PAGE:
The US Internal Revenue Service’s (IRS) efforts in partnership with state tax authorities and the tax industry (known as the Security Summit), to combat tax-related identity theft paid off. The IRS reported that some of the main indicators of ID theft fell for the second consecutive year.
It included a 40% decline in the number of taxpayers who reported they were victims of identity theft in 2016. In 2017, the IRS received 242,000 reports, compared to 401,000 in 2016. Since 2015, when the IRS received 677,000 victim reports, the number of tax-related ID theft victims has plummeted by nearly 65%.
“These dramatic declines reflect the continuing success of the Security Summit effort,” said Acting IRS Commissioner David Kautter in a statement. “This partnership is helping protect taxpayers against identity theft. More work remains in this effort, and we look forward to continuing this collaborative effort to fight identity theft and refund fraud.”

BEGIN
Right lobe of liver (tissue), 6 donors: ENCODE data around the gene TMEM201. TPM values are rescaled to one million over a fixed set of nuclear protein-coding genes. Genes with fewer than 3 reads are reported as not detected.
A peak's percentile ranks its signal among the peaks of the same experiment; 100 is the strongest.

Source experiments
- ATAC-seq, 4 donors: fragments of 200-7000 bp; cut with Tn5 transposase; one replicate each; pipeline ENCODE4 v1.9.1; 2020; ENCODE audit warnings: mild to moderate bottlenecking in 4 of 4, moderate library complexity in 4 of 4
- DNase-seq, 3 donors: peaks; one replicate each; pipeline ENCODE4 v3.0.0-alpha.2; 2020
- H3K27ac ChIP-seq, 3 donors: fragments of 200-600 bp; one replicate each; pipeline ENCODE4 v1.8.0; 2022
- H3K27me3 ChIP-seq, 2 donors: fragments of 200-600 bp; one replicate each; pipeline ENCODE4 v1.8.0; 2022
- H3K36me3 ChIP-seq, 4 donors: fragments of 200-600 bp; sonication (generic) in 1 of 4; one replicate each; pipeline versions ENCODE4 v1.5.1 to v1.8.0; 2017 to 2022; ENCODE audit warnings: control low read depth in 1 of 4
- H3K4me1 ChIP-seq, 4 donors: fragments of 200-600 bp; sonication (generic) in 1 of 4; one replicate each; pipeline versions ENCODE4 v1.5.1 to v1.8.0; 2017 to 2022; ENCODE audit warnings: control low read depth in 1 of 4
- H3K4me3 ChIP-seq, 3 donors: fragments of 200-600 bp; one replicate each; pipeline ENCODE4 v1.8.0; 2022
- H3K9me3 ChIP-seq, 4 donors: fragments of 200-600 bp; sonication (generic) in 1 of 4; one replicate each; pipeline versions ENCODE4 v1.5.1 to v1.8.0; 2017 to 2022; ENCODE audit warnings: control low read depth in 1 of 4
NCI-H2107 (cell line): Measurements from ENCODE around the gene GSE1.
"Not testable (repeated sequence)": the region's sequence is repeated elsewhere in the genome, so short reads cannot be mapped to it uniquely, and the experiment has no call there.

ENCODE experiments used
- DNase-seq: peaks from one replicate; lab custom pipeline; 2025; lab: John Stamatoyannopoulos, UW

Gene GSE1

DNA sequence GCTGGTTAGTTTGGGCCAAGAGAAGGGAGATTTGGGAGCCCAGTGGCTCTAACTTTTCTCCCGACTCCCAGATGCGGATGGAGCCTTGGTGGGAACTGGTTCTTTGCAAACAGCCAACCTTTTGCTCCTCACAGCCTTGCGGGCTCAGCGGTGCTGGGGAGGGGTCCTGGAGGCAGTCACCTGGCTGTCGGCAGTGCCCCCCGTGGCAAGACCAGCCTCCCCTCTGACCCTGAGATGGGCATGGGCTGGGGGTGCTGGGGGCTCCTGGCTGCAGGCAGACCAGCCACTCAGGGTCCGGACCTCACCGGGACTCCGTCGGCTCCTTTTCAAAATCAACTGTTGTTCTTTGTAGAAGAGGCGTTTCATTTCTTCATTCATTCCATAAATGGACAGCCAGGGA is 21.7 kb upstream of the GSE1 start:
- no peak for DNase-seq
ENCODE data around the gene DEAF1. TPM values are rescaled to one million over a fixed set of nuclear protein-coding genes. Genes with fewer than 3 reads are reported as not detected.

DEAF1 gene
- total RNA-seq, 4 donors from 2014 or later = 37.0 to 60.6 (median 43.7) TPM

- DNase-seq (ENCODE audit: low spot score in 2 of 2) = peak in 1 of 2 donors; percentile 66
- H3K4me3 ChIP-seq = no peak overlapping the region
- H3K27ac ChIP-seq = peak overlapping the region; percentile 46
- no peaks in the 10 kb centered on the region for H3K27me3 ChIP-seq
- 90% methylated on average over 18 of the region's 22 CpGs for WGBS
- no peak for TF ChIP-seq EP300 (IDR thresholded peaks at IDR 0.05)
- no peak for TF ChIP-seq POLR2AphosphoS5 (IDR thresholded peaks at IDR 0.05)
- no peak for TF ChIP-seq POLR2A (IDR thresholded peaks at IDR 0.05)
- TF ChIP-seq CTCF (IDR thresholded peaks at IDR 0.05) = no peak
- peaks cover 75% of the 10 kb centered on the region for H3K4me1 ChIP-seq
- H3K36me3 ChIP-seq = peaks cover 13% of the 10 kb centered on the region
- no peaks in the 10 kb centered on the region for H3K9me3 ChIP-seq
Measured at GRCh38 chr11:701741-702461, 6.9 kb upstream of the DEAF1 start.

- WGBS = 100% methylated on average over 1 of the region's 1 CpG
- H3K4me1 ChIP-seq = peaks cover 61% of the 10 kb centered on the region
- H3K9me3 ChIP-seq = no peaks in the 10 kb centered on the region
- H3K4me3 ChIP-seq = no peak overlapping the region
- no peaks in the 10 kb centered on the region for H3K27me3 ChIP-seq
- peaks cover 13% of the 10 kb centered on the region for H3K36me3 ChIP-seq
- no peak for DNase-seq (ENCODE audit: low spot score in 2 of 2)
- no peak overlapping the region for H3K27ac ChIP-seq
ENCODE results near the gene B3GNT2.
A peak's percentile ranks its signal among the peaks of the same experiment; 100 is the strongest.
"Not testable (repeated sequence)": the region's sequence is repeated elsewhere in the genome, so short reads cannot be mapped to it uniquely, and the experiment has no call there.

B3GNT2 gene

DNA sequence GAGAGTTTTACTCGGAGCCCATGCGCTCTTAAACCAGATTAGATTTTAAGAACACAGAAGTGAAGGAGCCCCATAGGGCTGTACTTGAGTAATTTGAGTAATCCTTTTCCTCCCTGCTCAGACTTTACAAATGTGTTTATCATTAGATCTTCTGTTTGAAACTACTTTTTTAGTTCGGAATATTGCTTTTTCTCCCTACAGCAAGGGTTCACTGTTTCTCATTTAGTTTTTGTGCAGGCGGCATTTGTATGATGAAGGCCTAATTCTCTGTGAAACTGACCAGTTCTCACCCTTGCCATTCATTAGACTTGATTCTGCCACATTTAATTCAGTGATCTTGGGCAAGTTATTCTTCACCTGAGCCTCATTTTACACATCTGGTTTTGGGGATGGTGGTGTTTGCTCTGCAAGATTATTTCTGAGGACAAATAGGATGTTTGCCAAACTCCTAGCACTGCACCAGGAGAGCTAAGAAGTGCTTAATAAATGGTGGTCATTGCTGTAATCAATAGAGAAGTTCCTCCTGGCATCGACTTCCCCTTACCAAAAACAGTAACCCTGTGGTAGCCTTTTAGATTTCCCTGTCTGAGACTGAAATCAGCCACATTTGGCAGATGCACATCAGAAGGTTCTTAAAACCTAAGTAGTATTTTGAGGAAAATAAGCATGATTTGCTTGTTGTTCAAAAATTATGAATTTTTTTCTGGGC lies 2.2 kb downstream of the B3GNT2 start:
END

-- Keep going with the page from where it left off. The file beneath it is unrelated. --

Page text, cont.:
The financial has been a key partner in the Security Summit in combating identity theft, helping the IRS recover fraudulent refunds that may have been issued. Last year, banks recovered 144,000 refunds compared to 124,000 in 2016, a 16% increase.
Despite the IRS’s progress on combating identity theft, a report released by the Treasury Inspector General for Tax Administration (TIGTA) pointed to ways in which the IRS could improve its authentication processes further. TIGTA examined how well the IRS has been fixing its electronic authentication controls in response to the high-profile security breaches.
TIGTA auditors found the network monitoring tools that the IRS bought to improve the prevention and detection of automated attacks weren’t fully implemented because of issues related to resources, incompatibility and higher priorities.
The IRS agreed with TIGTA’s recommendations, including coming up with a plan to ensure the remaining issues preventing full implementation of network monitoring tools are addressed.